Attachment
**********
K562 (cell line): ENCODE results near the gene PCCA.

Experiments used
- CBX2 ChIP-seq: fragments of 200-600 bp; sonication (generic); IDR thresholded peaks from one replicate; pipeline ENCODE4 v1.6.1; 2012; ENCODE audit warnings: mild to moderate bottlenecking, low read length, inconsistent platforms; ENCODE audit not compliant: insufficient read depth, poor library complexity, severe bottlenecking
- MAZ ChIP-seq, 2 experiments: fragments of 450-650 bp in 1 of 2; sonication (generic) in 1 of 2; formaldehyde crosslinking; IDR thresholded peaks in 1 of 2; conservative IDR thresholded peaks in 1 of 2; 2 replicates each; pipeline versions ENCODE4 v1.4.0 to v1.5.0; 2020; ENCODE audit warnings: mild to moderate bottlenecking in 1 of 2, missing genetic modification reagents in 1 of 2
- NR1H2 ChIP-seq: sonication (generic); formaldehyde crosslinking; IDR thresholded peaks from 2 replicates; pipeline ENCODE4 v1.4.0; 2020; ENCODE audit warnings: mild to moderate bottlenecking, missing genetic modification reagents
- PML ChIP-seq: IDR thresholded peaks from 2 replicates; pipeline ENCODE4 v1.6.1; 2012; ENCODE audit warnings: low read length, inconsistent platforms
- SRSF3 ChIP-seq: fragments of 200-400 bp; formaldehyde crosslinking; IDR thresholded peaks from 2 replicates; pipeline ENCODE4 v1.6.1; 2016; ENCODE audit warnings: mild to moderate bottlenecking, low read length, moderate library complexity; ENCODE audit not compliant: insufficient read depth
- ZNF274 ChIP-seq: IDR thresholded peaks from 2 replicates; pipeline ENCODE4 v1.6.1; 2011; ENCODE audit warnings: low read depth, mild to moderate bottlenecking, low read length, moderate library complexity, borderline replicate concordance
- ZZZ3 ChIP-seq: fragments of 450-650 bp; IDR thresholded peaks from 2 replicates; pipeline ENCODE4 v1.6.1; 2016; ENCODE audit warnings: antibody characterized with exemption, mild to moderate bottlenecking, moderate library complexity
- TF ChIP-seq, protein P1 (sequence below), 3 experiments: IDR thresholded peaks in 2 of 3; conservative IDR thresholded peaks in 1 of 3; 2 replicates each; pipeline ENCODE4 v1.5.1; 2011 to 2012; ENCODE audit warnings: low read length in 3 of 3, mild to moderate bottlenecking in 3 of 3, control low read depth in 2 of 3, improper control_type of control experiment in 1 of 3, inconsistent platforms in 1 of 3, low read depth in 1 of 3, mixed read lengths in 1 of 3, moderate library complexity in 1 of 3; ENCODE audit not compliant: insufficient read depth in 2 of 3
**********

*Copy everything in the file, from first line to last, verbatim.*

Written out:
K562 (cell line): ENCODE results near the gene PCCA.

Experiments used
- CBX2 ChIP-seq: fragments of 200-600 bp; sonication (generic); IDR thresholded peaks from one replicate; pipeline ENCODE4 v1.6.1; 2012; ENCODE audit warnings: mild to moderate bottlenecking, low read length, inconsistent platforms; ENCODE audit not compliant: insufficient read depth, poor library complexity, severe bottlenecking
- MAZ ChIP-seq, 2 experiments: fragments of 450-650 bp in 1 of 2; sonication (generic) in 1 of 2; formaldehyde crosslinking; IDR thresholded peaks in 1 of 2; conservative IDR thresholded peaks in 1 of 2; 2 replicates each; pipeline versions ENCODE4 v1.4.0 to v1.5.0; 2020; ENCODE audit warnings: mild to moderate bottlenecking in 1 of 2, missing genetic modification reagents in 1 of 2
- NR1H2 ChIP-seq: sonication (generic); formaldehyde crosslinking; IDR thresholded peaks from 2 replicates; pipeline ENCODE4 v1.4.0; 2020; ENCODE audit warnings: mild to moderate bottlenecking, missing genetic modification reagents
- PML ChIP-seq: IDR thresholded peaks from 2 replicates; pipeline ENCODE4 v1.6.1; 2012; ENCODE audit warnings: low read length, inconsistent platforms
- SRSF3 ChIP-seq: fragments of 200-400 bp; formaldehyde crosslinking; IDR thresholded peaks from 2 replicates; pipeline ENCODE4 v1.6.1; 2016; ENCODE audit warnings: mild to moderate bottlenecking, low read length, moderate library complexity; ENCODE audit not compliant: insufficient read depth
- ZNF274 ChIP-seq: IDR thresholded peaks from 2 replicates; pipeline ENCODE4 v1.6.1; 2011; ENCODE audit warnings: low read depth, mild to moderate bottlenecking, low read length, moderate library complexity, borderline replicate concordance
- ZZZ3 ChIP-seq: fragments of 450-650 bp; IDR thresholded peaks from 2 replicates; pipeline ENCODE4 v1.6.1; 2016; ENCODE audit warnings: antibody characterized with exemption, mild to moderate bottlenecking, moderate library complexity
- TF ChIP-seq, protein P1 (sequence below), 3 experiments: IDR thresholded peaks in 2 of 3; conservative IDR thresholded peaks in 1 of 3; 2 replicates each; pipeline ENCODE4 v1.5.1; 2011 to 2012; ENCODE audit warnings: low read length in 3 of 3, mild to moderate bottlenecking in 3 of 3, control low read depth in 2 of 3, improper control_type of control experiment in 1 of 3, inconsistent platforms in 1 of 3, low read depth in 1 of 3, mixed read lengths in 1 of 3, moderate library complexity in 1 of 3; ENCODE audit not compliant: insufficient read depth in 2 of 3